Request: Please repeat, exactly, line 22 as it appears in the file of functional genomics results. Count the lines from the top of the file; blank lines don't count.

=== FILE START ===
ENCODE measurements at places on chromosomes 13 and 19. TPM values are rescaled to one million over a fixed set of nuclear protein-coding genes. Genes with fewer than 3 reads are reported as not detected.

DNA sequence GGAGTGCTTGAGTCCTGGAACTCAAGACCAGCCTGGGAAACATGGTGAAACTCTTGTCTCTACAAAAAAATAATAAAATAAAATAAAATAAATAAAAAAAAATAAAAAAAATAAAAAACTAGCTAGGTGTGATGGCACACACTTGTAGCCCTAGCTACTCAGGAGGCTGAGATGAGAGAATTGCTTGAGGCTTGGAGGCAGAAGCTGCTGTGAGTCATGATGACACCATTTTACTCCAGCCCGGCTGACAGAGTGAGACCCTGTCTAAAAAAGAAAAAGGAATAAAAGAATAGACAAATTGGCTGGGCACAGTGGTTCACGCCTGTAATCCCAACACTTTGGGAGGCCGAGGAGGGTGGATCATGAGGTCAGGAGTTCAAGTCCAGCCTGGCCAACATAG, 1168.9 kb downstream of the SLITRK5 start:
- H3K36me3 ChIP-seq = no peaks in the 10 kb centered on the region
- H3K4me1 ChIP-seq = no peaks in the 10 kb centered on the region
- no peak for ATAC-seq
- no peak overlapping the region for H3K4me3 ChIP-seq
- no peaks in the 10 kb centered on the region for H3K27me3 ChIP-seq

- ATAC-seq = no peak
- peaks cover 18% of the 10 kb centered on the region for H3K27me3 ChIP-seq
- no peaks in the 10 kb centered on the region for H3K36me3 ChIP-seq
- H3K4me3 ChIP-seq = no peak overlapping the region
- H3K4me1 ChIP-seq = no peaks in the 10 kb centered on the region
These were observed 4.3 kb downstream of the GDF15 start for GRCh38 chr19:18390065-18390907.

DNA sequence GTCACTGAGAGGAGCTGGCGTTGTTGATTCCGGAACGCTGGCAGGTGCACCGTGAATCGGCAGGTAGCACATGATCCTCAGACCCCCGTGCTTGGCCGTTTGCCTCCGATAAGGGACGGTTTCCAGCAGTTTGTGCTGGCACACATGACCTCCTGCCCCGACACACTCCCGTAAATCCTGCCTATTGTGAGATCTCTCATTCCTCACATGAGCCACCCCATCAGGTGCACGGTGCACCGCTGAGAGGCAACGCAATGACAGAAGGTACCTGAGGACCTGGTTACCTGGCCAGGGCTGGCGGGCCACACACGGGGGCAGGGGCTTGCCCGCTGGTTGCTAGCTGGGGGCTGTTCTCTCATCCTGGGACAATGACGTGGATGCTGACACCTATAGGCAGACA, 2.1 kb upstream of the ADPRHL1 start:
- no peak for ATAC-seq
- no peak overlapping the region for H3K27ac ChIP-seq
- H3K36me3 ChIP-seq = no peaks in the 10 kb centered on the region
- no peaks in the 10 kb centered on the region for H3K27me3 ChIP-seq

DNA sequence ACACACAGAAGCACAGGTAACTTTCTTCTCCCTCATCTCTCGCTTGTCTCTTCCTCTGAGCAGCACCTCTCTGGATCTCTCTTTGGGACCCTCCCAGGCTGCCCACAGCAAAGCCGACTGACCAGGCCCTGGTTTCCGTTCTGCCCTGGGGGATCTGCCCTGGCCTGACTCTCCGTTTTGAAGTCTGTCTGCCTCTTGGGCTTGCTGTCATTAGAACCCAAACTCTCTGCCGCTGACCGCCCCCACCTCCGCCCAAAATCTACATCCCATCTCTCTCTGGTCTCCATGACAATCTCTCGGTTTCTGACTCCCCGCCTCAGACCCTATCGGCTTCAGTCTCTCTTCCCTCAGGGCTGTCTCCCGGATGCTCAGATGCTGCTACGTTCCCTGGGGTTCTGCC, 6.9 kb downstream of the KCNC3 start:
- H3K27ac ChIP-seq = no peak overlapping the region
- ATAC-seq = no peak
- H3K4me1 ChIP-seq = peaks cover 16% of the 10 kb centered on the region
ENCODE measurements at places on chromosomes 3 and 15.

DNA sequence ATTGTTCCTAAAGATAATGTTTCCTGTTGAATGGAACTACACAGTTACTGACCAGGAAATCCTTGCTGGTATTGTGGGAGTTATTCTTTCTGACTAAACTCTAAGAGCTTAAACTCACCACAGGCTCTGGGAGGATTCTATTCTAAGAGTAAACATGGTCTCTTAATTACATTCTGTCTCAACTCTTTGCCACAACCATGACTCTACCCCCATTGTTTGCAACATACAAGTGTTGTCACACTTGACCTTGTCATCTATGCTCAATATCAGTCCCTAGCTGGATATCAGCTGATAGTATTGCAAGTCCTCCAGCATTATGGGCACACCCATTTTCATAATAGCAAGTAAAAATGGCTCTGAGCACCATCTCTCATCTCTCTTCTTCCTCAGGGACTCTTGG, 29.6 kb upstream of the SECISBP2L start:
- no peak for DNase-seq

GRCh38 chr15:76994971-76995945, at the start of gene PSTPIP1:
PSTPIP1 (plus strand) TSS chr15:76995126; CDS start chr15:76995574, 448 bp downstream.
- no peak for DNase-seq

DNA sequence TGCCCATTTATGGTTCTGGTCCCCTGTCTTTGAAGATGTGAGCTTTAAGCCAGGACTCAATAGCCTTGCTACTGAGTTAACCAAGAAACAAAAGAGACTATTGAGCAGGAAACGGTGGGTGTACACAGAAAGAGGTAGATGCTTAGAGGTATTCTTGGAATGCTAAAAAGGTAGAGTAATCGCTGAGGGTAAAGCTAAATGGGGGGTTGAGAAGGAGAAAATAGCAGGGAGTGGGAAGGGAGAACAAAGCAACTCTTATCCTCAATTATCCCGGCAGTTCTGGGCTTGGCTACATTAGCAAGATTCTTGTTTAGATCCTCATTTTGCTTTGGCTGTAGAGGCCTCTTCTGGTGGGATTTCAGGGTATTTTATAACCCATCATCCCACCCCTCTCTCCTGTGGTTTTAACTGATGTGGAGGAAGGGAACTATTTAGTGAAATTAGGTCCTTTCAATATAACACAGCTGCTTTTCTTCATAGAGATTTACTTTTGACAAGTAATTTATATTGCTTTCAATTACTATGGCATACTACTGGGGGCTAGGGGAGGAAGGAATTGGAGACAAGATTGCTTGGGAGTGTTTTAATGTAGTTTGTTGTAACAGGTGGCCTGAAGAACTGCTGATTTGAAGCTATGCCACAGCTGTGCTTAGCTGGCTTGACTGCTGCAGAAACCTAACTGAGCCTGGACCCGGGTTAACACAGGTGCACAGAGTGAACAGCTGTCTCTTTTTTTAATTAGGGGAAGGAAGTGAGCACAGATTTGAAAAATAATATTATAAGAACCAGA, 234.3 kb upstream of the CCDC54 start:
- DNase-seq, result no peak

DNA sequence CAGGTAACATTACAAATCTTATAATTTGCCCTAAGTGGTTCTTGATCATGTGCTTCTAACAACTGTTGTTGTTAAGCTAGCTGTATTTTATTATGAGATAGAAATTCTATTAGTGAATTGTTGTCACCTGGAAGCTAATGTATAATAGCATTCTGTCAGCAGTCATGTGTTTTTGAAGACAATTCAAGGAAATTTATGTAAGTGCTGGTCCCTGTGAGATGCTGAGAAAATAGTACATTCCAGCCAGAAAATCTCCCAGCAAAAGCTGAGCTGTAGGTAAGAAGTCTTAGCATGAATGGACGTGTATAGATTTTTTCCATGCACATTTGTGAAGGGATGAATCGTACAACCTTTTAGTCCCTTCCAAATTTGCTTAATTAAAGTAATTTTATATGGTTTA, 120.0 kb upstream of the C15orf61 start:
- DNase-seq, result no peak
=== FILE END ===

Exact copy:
- H3K4me1 ChIP-seq = peaks cover 16% of the 10 kb centered on the region